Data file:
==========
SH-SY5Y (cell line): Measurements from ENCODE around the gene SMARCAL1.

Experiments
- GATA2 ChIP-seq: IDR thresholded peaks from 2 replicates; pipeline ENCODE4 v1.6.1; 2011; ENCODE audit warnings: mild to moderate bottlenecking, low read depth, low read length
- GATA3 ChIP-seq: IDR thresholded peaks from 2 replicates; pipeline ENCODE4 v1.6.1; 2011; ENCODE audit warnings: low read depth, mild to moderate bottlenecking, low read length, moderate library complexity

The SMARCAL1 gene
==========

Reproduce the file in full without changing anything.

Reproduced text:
SH-SY5Y (cell line): Measurements from ENCODE around the gene SMARCAL1.

Experiments
- GATA2 ChIP-seq: IDR thresholded peaks from 2 replicates; pipeline ENCODE4 v1.6.1; 2011; ENCODE audit warnings: mild to moderate bottlenecking, low read depth, low read length
- GATA3 ChIP-seq: IDR thresholded peaks from 2 replicates; pipeline ENCODE4 v1.6.1; 2011; ENCODE audit warnings: low read depth, mild to moderate bottlenecking, low read length, moderate library complexity

The SMARCAL1 gene